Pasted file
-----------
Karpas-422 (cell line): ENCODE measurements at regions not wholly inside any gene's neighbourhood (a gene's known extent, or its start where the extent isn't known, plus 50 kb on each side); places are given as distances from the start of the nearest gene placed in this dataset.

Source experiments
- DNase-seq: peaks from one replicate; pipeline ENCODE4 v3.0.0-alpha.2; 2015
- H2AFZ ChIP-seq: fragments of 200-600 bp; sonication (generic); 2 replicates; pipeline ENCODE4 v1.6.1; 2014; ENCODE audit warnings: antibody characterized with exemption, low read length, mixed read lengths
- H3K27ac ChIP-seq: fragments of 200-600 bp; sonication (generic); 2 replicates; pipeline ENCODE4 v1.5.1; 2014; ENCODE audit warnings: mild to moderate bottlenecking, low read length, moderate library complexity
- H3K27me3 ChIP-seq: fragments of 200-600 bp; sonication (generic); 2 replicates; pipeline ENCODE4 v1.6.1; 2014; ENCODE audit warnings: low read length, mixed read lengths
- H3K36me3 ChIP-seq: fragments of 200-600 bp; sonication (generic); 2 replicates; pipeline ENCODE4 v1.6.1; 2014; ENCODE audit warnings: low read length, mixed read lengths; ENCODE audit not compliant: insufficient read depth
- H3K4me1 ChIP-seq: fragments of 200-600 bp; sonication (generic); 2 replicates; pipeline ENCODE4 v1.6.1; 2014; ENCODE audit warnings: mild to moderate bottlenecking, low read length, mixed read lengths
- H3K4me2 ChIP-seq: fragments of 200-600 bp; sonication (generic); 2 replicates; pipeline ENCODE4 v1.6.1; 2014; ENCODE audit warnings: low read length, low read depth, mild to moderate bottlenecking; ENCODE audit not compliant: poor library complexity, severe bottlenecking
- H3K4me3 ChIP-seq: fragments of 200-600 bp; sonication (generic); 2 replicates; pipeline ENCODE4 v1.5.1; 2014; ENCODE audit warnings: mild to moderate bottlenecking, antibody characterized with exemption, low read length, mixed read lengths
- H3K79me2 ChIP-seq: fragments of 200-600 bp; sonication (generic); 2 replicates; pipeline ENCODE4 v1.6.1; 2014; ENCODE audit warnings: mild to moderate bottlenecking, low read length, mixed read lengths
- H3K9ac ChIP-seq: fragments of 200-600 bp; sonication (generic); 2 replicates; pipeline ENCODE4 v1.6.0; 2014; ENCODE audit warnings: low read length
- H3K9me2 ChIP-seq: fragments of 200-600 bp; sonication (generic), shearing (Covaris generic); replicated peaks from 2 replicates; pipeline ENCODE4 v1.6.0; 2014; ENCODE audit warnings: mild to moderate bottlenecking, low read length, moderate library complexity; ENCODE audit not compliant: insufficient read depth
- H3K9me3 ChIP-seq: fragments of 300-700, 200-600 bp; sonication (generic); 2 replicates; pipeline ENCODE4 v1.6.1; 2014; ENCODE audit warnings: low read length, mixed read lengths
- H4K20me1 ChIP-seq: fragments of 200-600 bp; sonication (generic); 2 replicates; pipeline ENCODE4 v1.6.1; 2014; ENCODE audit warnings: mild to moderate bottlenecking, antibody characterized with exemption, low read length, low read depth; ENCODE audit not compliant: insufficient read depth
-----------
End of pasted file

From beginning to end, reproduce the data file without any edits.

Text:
Karpas-422 (cell line): ENCODE measurements at regions not wholly inside any gene's neighbourhood (a gene's known extent, or its start where the extent isn't known, plus 50 kb on each side); places are given as distances from the start of the nearest gene placed in this dataset.

Source experiments
- DNase-seq: peaks from one replicate; pipeline ENCODE4 v3.0.0-alpha.2; 2015
- H2AFZ ChIP-seq: fragments of 200-600 bp; sonication (generic); 2 replicates; pipeline ENCODE4 v1.6.1; 2014; ENCODE audit warnings: antibody characterized with exemption, low read length, mixed read lengths
- H3K27ac ChIP-seq: fragments of 200-600 bp; sonication (generic); 2 replicates; pipeline ENCODE4 v1.5.1; 2014; ENCODE audit warnings: mild to moderate bottlenecking, low read length, moderate library complexity
- H3K27me3 ChIP-seq: fragments of 200-600 bp; sonication (generic); 2 replicates; pipeline ENCODE4 v1.6.1; 2014; ENCODE audit warnings: low read length, mixed read lengths
- H3K36me3 ChIP-seq: fragments of 200-600 bp; sonication (generic); 2 replicates; pipeline ENCODE4 v1.6.1; 2014; ENCODE audit warnings: low read length, mixed read lengths; ENCODE audit not compliant: insufficient read depth
- H3K4me1 ChIP-seq: fragments of 200-600 bp; sonication (generic); 2 replicates; pipeline ENCODE4 v1.6.1; 2014; ENCODE audit warnings: mild to moderate bottlenecking, low read length, mixed read lengths
- H3K4me2 ChIP-seq: fragments of 200-600 bp; sonication (generic); 2 replicates; pipeline ENCODE4 v1.6.1; 2014; ENCODE audit warnings: low read length, low read depth, mild to moderate bottlenecking; ENCODE audit not compliant: poor library complexity, severe bottlenecking
- H3K4me3 ChIP-seq: fragments of 200-600 bp; sonication (generic); 2 replicates; pipeline ENCODE4 v1.5.1; 2014; ENCODE audit warnings: mild to moderate bottlenecking, antibody characterized with exemption, low read length, mixed read lengths
- H3K79me2 ChIP-seq: fragments of 200-600 bp; sonication (generic); 2 replicates; pipeline ENCODE4 v1.6.1; 2014; ENCODE audit warnings: mild to moderate bottlenecking, low read length, mixed read lengths
- H3K9ac ChIP-seq: fragments of 200-600 bp; sonication (generic); 2 replicates; pipeline ENCODE4 v1.6.0; 2014; ENCODE audit warnings: low read length
- H3K9me2 ChIP-seq: fragments of 200-600 bp; sonication (generic), shearing (Covaris generic); replicated peaks from 2 replicates; pipeline ENCODE4 v1.6.0; 2014; ENCODE audit warnings: mild to moderate bottlenecking, low read length, moderate library complexity; ENCODE audit not compliant: insufficient read depth
- H3K9me3 ChIP-seq: fragments of 300-700, 200-600 bp; sonication (generic); 2 replicates; pipeline ENCODE4 v1.6.1; 2014; ENCODE audit warnings: low read length, mixed read lengths
- H4K20me1 ChIP-seq: fragments of 200-600 bp; sonication (generic); 2 replicates; pipeline ENCODE4 v1.6.1; 2014; ENCODE audit warnings: mild to moderate bottlenecking, antibody characterized with exemption, low read length, low read depth; ENCODE audit not compliant: insufficient read depth